Already in 2012, Kardos et al. demonstrated the use of HI-PEMF for electrotransfer of plasmid DNA encoding EGFP to guinea pig skin by a magnetic field of 4 T [28]. They showed an approximately 5-fold increase in EGFP expression compared to that for plasmid DNA treatment only. Furthermore, compared to conventional gene electrotransfer, 50 bipolar pulses for a total of 5 s yielded almost equally high levels of EGFP expression. In our study, we applied an approximately 7-times lower time-varying magnetic field than that used by Kardos et al. to evaluate the delivery of approximately 200-times smaller molecules, i.e., 21 base pairs long siRNA molecules. Indeed, significant silencing of EGFP in B16F10 melanoma tumor cells stably expressing EGFP was obtained 8 h after transfection, and the fluorescent area of the tumors decreased by as much as 40% compared to the control. Thereafter, the fluorescent tumor area started to increase, albeit to a lesser extent than that of the pertinent controls, presumably due to increased tumor growth, degradation (short-lived siRNA) of the siRNA, and/or delivery of the siRNA to only a fraction of the tumor cells inside the tumor. The silencing effect of EGFP was however more pronounced when using conventional electroporation (by 77% compared to the control) compared to HI-PEMF, as the local electric field in the target tissue during conventional electroporation was considerably higher (4000 times) compared to the induced field by HI-PEMF. Similar findings were obtained by Golzio et al. using conventional electroporation for electrotransfer of siRNA against EGFP [43]. They obtained a significant decrease of up to 30% in the EGFP fluorescence of the B16F10 melanoma stably expressing an EGFP tumor within 2 to 4 days following a single gene electrotransfer of GFP22 siRNA. Additionally, a noticeable increase in the EGFP fluorescence level was observed at day 5, due to short-lived siRNAs. The decrease of EGFP fluorescence in tumors correlated with the reduction of EGFP expression at the mRNA level by 50% and by 60% at the protein level. In order to improve the silencing effect, we repeated conventional electrotransfer of siRNA against EGFP in melanoma tumors three times and compared it with the silencing effect of HI-PEMF electrotransfer that was also applied three times. However, similar results to the study of Golzio et al. were obtained in our conventional electrotransfer protocol, EGFP mRNA was degraded for 61% and EGFP protein expression was reduced for 63%. This suggested that the partial silence of EGFP in the tumor was due to the short lifetime of transferred siRNA in the cytoplasm and low transfection efficiency. The electrotransfer of siRNA with HI-PEMF was significantly less efficient; up to 22% on the mRNA and protein level compared to conventional gene electrotransfer. However, the induced electric field established by HI-PEMF was more than 4000 times lower compared to the local electric field in conventional GET. Despite lower efficiency, we confirmed the proof of concept for noninvasive electrotransfer of EGFP siRNA molecules into tumor cells by means of HI-PEMF.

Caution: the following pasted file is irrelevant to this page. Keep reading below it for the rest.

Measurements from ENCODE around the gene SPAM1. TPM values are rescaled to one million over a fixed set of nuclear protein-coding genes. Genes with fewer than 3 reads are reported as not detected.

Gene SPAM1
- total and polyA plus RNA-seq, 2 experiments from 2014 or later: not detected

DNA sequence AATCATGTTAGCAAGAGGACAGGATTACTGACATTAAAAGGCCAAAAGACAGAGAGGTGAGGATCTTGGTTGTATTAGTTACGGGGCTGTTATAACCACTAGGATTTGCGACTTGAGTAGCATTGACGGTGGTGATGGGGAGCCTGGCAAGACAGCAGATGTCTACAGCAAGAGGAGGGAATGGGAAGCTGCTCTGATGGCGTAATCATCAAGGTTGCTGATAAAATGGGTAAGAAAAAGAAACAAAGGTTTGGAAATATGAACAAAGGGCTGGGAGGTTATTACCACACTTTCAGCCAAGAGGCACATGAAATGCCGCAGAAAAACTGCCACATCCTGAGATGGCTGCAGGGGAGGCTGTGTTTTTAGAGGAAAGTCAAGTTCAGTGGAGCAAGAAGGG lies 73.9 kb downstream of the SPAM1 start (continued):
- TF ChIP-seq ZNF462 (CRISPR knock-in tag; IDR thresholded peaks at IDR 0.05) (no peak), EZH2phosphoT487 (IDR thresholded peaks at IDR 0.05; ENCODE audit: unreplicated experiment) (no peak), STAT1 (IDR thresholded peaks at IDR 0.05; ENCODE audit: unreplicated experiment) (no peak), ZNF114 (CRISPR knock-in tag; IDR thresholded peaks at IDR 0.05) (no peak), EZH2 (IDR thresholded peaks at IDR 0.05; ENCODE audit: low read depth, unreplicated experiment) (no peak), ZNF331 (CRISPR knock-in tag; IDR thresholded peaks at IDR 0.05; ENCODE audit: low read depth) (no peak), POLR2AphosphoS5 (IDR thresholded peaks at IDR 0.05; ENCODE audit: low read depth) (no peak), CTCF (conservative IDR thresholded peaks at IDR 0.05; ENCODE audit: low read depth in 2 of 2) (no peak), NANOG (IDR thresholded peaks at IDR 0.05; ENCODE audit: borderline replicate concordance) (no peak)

Although nonviral delivery of genetic material into cells using conventional electroporation holds great promise for basic research and clinics, it has some limitations, i.e., low transfection efficiency compared to that of other methods [47,48,49] and difficulties in controlling the delivery, due to an incomplete understanding of its mechanisms [50]. In gene electrotransfer using conventional electroporation of cells and tissues, it is postulated that once the cell membrane is permeabilized and the membrane-plasmid DNA complex is formed, the DNA passes through the membrane, where it is transported to the nucleus [50,51,52,53]. The formation of membrane-plasmid DNA complex and transport across the membrane is facilitated by electrophoretic force excited by an electric pulse. Such processes demand optimized electric pulse parameters, namely, longer, high voltage or a combination of short, high voltage and long, low voltage pulses [52,54,55,56]. It has also been shown that the size and charge of molecules influence their passage through the cell membrane after electroporation [57]. While small molecules can enter cells presumably through “the electropores” formed in the membrane, the transport of macromolecules such as plasmid DNA is more complex [58,59]. Specifically, plasmid DNA can enter through pores only partially, and it was recently shown that mainly clathrin-mediated or Rac-1-dependent endocytosis processes are responsible for the transport of plasmid DNA across the membrane and cytoplasm into the cell [53]. Furthermore, the alterations in the pH of the medium during electroporation may cause the denaturation of the plasmid DNA and thus play an important role in efficient DNA electrotransfer [60,61]. Additionally, the temperature of the cell membrane affects its fluidity and consequently, its electroporation. It was shown that gene electrotransfer could be thermally assisted. Specifically, heating applied prior to electroporation enabled a similar level of transfection efficiency in the skin using an approximately 30% lower electric field [62]. In our study, we observed an increase in the temperature of the magnetic coil (approximately 40 °C, data not shown), which could contribute to the transfection efficiency. In addition, the heterogeneity of tissue, i.e., the cell type organization and extracellular matrix composition, has a substantial impact on transfection efficiency. It was shown that the modification of the tissue extracellular matrix improved the transfection efficiency, due to improved plasmid DNA distribution within the tissue [20]. In summary, we are aware of all these factors that might have affected the transfection efficiency in our study and intend to address these potential contributions in future studies by optimizing the conditions during HI-PEMF and improving the equipment, i.e., the coil and magnetic pulse generator, to reduce heating and/or heat transfer.